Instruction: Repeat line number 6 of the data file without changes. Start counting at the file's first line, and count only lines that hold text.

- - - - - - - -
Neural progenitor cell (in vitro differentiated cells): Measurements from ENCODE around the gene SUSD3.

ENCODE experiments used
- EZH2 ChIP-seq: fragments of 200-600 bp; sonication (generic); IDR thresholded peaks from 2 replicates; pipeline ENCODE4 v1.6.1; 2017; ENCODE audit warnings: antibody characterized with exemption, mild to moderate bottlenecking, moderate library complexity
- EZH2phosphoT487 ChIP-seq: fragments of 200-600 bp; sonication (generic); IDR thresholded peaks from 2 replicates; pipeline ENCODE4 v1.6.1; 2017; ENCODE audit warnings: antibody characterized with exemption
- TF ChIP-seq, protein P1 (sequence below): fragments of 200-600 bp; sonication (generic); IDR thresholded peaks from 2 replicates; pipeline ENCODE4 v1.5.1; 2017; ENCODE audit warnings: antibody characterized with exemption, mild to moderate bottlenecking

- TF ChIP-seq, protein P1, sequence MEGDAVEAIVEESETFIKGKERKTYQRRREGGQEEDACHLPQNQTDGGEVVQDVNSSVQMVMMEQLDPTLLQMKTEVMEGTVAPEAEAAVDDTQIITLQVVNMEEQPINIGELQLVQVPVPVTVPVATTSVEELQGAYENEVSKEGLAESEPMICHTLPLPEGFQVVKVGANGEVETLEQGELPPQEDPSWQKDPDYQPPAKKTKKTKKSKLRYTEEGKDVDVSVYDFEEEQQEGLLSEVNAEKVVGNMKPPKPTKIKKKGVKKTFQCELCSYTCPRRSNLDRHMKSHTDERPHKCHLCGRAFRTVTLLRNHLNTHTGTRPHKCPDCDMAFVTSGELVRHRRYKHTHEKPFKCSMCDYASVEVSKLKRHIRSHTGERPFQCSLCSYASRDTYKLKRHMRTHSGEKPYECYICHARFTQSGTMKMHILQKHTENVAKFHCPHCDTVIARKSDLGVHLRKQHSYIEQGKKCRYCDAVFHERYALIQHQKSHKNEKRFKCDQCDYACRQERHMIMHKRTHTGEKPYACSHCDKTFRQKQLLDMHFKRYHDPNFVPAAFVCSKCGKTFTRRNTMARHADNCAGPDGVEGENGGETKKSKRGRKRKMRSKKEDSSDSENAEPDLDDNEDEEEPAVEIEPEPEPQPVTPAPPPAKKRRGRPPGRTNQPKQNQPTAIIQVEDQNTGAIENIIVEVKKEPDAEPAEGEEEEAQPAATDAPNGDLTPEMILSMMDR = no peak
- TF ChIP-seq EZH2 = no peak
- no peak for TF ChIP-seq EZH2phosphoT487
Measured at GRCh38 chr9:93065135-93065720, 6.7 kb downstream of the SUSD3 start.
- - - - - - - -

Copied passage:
- TF ChIP-seq, protein P1, sequence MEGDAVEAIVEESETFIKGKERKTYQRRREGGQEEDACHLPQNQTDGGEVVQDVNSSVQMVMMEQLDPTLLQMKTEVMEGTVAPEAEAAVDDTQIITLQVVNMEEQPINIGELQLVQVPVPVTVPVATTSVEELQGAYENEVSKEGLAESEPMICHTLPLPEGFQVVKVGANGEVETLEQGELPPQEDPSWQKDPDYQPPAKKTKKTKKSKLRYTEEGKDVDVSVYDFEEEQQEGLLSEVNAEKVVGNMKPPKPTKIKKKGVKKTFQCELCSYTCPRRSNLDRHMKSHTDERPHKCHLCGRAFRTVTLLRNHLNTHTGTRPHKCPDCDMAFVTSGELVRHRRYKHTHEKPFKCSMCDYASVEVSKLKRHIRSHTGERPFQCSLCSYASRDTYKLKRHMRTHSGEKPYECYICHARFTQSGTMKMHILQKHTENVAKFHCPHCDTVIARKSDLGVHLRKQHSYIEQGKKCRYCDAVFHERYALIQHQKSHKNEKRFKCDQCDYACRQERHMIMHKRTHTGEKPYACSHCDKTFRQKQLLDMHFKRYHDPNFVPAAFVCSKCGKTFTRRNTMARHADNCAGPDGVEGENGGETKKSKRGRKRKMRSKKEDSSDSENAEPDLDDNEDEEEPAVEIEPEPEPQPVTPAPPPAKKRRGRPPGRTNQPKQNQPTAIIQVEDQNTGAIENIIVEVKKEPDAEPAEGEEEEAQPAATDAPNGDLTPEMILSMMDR = no peak